On the other hand, maybe you’re a hopeful adoptive parent who’s considering this family-building path. Know that, if you choose adoption, you won’t be adopting an “unwanted baby” — but instead connecting with a prospective birth mother who wants to give her child the best opportunities possible. You’ll likely see just how much a prospective birth mother loves her child, and you’ll play an important role in helping her make her dreams for her child come true.

If this sounds like the right path for you, American Adoptions can help you with every step of the journey. Contact us online to learn more or get started today.

An Adoptee’s Feelings

The idea of an “unwanted kid” in adoption is perhaps the most harmful to the child at the center of the adoption. When narratives about how people adopt an “unwanted” baby persist, the adoptees growing up hear those statements — and, unfortunately, internalize them to a certain degree. Although it’s likely their adoptive parents have taken steps to encourage pride in and celebrate their adoption story, hearing about how adoptees are “unwanted children” can take a toll on a child’s self-esteem.

However a child is brought into a parent’s life — through private domestic infant adoption, foster care adoption, international adoption, relative adoption or another route — it is through a path inspired by love and care, from all sides of that child’s family. Rarely is a child “unwanted”; all prospective birth parents love their children, but many situations prevent them from providing the life they want for their sons and daughters. Many adoptees know the details of their adoption story, including exactly why they were placed for adoption. Explaining away a decision as important as this because a child is “unwanted” does an injustice to the beauty of the adoption process.

Frequently Asked Questions About “Unwanted Babies”

While adoption is certainly increasing in popularity, there’s still a lot of myths and misconceptions when it comes to this process. Below, we’ve answered a few of the biggest questions we get from prospective birth and adoptive parents.

Remember, if you have more questions, you can always contact us anytime.

1. What happens to unwanted babies?

Even if a woman gives birth to an unwanted child, she often makes a plan ahead of time to care for her son or daughter’s well-being. The “made-for-TV” image of a woman dropping a child off at a fire station doorstep is hardly the reality; women who are facing an unplanned pregnancy will research their options and have the information they need to make the best decision for their situation.

While that decision may not be made until after the baby is born, a mother who is thinking about adoption has access to the resources needed to place her child with a safe family as soon as she’s ready to do so.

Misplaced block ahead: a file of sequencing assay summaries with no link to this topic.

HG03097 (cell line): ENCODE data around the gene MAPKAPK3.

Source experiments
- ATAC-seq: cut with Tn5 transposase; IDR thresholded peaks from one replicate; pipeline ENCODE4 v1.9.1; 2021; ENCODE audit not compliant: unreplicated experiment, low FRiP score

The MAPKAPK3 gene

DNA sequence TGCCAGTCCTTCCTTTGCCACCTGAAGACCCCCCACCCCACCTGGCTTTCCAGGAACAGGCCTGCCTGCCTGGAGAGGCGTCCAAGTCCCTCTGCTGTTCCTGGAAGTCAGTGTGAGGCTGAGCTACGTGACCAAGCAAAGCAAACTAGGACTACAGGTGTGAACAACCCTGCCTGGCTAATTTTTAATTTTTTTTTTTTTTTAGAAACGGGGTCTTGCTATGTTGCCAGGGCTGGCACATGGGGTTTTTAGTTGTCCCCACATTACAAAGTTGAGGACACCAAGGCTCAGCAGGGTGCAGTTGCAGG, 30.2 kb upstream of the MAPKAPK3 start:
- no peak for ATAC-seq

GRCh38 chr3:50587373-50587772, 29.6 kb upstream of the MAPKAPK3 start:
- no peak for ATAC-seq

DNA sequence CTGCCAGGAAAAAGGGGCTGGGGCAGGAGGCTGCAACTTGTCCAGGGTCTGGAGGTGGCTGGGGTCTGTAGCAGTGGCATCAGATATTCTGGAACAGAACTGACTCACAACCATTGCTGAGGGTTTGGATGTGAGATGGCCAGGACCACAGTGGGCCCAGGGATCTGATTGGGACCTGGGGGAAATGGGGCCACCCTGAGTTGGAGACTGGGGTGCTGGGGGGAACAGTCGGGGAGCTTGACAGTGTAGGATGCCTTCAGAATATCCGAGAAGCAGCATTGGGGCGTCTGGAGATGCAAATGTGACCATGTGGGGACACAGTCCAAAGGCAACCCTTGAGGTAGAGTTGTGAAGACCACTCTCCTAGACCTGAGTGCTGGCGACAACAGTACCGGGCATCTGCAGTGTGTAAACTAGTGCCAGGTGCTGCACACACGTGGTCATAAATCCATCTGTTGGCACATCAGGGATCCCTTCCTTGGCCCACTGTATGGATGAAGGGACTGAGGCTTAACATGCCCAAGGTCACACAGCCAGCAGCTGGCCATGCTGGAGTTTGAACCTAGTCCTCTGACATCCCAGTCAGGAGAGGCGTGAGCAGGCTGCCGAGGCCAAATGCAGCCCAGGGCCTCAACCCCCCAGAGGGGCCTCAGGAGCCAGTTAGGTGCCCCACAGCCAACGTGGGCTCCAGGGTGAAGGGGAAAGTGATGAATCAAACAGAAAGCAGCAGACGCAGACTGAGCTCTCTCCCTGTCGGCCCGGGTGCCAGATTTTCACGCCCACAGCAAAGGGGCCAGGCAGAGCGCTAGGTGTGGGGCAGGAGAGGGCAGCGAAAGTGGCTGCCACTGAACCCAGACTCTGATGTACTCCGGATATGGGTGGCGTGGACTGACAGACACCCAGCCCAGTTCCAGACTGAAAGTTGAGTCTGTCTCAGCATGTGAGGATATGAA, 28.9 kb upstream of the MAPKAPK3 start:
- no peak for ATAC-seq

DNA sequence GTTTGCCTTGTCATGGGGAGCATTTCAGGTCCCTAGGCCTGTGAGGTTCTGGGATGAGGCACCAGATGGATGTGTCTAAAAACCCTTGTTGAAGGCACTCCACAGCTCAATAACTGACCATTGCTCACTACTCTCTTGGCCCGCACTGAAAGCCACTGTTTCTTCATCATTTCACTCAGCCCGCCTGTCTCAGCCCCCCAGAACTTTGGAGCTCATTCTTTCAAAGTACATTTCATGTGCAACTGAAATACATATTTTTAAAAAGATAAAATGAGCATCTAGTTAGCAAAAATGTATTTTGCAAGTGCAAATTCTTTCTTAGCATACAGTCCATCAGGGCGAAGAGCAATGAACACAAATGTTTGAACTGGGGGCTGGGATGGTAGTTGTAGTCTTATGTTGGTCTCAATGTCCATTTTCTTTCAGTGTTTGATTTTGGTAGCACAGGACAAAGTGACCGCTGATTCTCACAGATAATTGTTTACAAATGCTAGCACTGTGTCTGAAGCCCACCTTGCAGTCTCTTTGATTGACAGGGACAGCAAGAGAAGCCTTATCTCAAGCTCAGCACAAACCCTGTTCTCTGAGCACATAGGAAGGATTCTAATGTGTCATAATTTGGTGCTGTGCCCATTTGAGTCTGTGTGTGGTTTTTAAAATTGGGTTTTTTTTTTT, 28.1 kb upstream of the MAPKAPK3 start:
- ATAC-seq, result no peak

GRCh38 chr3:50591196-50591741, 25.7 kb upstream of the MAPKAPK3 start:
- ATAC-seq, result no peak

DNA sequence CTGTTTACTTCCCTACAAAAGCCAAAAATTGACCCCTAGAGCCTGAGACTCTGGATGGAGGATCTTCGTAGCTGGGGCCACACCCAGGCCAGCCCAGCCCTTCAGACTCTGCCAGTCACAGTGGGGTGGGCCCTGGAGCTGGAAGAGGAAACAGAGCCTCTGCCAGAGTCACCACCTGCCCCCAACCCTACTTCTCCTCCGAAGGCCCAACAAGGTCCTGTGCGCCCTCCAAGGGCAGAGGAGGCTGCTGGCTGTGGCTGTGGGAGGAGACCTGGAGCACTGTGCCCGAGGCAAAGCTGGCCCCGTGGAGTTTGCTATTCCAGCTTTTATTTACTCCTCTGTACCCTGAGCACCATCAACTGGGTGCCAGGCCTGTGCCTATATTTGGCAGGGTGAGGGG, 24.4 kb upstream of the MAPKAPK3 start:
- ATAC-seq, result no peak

2. Where do unwanted babies go?

Many people have images in their head of “unwanted babies” sitting in crowded orphanages — but the truth is very different. These children are actually so desperately wanted by the 2 million waiting couples out there that adoptive parents wait for months or years before being chosen for the opportunity to adopt one. Even then, these children are not randomly placed with adoptive parents; a prospective birth mother makes a careful loving, proactive plan to place her son or daughter into the adoptive family’s arms, often at the hospital soon after birth.

“Unwanted children” never languish in orphanages in the U.S.; in fact, orphanages no longer exist here. Instead, private domestic infant adoption agencies like American Adoptions provide the resources and support needed to help these children find the best homes as soon as possible — based on the preferences of their birth parent(s).

3. How can I adopt an unwanted baby?

This is often the first question a prospective adoptive parent asks during their family-building journey. But, as explained above, there’s a lot more to private infant adoption than the placement of “unwanted” children into waiting adoptive parents’ arms. Infant adoption is a beautiful process with genuine relationships between birth and adoptive parents, so adoptive parents must be fully educated before deciding this path is right for them.

For more information about this process with our agency, please contact us online anytime.

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Whenever you hear or talk about adoption in your own life, keep these things in mind. Take the opportunities you have to educate people about the realities of adoption and the incredible, selfless journey it is for so many people.

To learn more about placing a baby for adoption or adopting a baby, please contact our agency online.

Disclaimer
Information available through these links is the sole property of the companies and organizations listed therein. America Adoptions, Inc. provides this information as a courtesy and is in no way responsible for its content or accuracy.